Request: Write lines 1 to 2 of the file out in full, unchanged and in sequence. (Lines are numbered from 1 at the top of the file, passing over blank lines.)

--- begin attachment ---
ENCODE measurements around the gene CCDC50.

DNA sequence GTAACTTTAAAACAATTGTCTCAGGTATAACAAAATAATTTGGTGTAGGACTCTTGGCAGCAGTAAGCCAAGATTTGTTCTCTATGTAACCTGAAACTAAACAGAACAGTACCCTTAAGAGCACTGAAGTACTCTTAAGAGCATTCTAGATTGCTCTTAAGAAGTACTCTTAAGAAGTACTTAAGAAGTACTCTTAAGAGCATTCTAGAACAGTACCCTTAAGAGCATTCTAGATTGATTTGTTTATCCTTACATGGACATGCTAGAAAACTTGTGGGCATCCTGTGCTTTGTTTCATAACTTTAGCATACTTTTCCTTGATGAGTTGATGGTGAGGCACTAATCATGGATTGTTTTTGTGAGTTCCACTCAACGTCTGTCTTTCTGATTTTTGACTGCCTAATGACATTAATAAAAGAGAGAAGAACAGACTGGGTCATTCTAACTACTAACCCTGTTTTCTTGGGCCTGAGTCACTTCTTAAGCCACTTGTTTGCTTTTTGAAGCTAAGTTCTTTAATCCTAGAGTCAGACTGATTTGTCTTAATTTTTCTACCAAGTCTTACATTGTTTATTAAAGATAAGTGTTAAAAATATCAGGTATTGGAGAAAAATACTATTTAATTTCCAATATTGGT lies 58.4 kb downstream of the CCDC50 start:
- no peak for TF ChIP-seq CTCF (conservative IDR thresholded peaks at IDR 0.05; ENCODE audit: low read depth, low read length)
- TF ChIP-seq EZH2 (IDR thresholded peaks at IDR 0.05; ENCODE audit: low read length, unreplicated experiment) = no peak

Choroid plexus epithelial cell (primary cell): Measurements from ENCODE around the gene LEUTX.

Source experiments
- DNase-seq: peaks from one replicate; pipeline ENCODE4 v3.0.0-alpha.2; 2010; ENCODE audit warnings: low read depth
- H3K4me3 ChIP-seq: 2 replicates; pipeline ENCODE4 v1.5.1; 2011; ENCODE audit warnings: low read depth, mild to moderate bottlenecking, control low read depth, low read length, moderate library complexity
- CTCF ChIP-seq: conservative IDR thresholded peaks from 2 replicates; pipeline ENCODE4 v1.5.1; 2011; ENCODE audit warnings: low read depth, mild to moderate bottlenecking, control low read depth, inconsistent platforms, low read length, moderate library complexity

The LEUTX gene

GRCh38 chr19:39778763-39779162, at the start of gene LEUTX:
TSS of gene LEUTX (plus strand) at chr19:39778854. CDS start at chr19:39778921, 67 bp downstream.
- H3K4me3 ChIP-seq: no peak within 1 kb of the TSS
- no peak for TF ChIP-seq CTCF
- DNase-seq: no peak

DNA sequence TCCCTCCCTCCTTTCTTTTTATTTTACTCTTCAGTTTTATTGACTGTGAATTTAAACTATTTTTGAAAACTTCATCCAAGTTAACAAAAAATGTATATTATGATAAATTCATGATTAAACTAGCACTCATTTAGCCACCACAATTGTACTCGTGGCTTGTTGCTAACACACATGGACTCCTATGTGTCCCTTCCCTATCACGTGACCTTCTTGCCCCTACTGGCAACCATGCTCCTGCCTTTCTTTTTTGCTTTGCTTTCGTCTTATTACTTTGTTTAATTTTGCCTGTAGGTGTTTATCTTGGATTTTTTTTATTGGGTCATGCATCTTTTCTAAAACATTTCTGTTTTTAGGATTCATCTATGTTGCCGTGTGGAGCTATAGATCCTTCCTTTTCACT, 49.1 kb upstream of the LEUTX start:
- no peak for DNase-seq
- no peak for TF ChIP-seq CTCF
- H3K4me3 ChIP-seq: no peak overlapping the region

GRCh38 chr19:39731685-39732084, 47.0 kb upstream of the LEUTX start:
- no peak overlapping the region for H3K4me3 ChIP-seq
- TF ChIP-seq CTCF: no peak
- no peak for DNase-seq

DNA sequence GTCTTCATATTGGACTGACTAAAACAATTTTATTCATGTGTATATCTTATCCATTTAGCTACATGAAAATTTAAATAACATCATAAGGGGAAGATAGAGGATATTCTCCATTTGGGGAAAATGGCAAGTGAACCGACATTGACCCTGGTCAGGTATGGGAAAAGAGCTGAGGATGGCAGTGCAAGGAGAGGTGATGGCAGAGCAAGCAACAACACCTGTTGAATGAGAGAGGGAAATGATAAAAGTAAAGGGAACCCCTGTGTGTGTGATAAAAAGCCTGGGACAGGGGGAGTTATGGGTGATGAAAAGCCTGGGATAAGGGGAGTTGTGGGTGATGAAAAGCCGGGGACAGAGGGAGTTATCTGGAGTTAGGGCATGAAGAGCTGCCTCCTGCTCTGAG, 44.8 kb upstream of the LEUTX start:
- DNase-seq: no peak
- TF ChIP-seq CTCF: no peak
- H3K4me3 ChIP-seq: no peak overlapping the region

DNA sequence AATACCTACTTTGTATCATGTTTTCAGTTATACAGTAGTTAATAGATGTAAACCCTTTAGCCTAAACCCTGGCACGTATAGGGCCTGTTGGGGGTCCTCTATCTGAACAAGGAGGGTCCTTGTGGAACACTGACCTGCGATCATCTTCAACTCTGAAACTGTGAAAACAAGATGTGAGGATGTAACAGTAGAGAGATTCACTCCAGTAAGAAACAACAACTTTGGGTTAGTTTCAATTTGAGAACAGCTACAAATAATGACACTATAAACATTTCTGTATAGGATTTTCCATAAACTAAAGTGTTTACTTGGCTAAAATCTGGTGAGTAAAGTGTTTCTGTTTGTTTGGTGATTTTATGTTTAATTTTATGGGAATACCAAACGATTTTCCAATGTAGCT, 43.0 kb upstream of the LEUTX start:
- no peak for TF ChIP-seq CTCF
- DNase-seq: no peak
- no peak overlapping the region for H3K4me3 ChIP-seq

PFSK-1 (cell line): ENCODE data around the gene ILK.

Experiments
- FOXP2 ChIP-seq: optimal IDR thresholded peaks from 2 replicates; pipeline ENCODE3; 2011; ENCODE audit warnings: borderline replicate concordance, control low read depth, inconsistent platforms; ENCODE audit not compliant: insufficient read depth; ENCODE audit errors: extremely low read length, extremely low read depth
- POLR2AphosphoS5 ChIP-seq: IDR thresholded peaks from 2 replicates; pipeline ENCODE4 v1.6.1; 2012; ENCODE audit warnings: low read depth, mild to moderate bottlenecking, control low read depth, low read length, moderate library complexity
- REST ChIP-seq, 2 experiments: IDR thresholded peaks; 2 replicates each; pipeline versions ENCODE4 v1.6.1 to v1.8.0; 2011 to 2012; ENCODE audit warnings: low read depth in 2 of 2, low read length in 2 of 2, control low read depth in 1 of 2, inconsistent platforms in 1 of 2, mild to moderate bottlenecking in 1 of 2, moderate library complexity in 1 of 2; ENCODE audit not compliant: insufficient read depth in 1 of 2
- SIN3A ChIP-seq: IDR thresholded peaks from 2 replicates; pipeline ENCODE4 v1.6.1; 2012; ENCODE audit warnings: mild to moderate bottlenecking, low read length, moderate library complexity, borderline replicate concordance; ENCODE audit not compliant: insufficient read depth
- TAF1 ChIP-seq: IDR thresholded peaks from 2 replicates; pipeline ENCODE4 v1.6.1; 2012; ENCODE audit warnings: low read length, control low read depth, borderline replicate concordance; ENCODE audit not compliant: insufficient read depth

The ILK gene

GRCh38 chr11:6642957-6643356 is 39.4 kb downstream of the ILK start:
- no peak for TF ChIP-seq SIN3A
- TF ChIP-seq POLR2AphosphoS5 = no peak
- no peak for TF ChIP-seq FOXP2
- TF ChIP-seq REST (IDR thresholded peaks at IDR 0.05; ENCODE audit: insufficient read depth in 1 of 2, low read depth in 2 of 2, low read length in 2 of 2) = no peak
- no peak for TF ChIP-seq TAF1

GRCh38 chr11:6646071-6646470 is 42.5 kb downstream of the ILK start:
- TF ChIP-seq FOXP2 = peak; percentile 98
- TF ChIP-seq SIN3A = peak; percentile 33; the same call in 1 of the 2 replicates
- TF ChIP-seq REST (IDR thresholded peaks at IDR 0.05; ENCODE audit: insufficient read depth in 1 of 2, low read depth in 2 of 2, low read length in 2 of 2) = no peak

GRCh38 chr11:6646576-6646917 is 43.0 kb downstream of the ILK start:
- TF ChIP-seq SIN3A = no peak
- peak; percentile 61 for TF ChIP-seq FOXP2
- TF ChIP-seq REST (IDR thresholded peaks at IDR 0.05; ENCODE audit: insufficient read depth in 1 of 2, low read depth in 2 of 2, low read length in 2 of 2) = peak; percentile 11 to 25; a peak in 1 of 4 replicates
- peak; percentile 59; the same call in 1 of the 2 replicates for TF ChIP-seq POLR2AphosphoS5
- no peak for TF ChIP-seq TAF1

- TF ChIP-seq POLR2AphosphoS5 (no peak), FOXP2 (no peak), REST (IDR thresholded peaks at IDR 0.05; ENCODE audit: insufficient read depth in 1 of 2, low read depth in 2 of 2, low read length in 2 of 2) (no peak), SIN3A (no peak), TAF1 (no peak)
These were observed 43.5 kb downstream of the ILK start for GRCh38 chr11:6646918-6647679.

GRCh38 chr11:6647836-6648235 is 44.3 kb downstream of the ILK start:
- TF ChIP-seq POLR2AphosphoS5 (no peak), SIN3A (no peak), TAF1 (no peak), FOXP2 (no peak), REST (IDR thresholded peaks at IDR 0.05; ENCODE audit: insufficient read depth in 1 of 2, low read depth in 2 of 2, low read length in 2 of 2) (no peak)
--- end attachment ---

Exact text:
ENCODE measurements around the gene CCDC50.

DNA sequence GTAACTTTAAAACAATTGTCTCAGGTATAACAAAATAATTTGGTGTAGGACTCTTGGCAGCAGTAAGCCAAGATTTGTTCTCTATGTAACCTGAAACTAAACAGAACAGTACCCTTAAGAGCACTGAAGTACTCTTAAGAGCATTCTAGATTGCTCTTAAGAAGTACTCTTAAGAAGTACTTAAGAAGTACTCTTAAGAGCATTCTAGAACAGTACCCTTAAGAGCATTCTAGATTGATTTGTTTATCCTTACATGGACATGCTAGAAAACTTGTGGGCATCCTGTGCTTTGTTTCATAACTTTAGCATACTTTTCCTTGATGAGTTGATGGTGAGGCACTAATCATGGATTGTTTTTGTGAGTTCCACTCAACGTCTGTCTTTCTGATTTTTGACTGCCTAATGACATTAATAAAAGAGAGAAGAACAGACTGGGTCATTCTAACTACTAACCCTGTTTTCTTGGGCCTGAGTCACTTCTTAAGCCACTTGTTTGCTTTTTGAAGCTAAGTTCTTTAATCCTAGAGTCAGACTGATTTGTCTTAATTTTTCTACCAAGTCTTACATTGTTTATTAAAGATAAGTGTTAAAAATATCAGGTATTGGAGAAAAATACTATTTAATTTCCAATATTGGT lies 58.4 kb downstream of the CCDC50 start: